8/31/2011 3:02:02 PM
Hospitals & Health Networks: Itty-Bitty Medicine
Hospitals & Health Networks
By David Ollier Weber
Microscopic designs can address colossal problems.
At home in England, watching television images of the aftermath of the Indonesian tsunami in 2004 and Hurricane Katrina in 2005, engineer Michael Pritchard was appalled by the human misery — dehydration, diarrhea, fungal and parasitic infestations, cholera — that ensues when disaster survivors are reduced to drinking dirty water.
He was astonished that even in a First World country it took five days to get safe drinking water to the 14,000 refugees sheltered in New Orleans' Superdome — ironically stranded in a sea of river water, albeit too contaminated to be potable. In the best of times, as many as 30 million Americans annually develop a gastrointestinal illness from consuming polluted water, according to the Centers for Disease Control and Prevention. Some 1,000 of them, many infants, perish as a result.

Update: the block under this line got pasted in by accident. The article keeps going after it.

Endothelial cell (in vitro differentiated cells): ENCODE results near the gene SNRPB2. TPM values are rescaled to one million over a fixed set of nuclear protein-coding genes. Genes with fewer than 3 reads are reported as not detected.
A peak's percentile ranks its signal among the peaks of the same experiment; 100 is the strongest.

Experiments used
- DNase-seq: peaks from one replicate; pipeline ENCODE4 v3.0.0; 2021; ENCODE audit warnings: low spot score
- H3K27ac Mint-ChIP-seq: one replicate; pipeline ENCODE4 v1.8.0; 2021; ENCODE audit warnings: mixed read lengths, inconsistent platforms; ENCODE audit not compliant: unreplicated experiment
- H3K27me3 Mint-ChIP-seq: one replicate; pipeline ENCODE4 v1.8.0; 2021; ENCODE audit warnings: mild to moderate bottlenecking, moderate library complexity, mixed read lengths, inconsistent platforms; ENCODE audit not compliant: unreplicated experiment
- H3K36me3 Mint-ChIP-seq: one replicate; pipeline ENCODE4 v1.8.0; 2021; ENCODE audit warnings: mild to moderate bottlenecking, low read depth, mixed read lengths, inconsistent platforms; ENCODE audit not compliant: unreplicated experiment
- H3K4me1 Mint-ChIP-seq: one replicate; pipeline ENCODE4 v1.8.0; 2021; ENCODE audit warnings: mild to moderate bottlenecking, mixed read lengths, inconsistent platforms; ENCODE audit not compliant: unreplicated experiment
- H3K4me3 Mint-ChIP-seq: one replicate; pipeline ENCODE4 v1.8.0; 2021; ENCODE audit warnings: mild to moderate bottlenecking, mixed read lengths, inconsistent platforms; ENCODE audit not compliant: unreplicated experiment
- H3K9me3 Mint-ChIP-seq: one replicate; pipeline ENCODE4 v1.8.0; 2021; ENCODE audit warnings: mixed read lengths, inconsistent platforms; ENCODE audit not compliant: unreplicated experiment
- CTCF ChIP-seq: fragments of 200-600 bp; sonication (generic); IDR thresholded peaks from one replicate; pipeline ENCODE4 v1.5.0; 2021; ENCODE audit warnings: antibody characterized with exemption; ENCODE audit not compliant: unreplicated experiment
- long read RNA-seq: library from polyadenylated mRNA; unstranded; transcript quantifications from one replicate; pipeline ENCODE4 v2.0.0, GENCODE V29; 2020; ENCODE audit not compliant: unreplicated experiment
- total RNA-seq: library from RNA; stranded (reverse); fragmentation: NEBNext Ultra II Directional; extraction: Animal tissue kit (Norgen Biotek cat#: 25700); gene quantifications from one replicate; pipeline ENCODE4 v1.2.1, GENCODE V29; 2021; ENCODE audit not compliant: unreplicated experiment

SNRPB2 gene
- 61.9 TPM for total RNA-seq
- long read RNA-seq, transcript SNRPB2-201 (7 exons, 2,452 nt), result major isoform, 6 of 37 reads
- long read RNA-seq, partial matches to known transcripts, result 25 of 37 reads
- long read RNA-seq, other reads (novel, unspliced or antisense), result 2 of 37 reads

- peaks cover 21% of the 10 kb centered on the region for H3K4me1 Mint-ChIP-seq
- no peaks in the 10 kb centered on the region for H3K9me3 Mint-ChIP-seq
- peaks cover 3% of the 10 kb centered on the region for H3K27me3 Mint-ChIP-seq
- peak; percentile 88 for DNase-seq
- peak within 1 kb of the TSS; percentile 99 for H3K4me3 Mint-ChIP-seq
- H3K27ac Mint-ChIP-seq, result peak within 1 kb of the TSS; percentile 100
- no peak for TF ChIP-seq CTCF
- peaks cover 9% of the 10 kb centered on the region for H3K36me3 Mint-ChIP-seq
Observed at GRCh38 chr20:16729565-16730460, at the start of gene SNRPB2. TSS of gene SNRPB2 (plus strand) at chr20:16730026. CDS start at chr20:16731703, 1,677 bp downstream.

Pritchard was convinced that technology could be brought to bear to alleviate this age-old, seemingly intractable problem. He went to work in his garage and his kitchen ("much to the dismay of my wife," he quips). Several failed prototypes later, he emerged with an unprepossessing cylindrical metal canteen capable of turning the foulest water fresh — completely clear, pleasant to tongue and nose, healthy to drink no matter what may have been floating in it moments before, from raw sewage or animal poop to the tiniest bacterium or deadly virus. Full article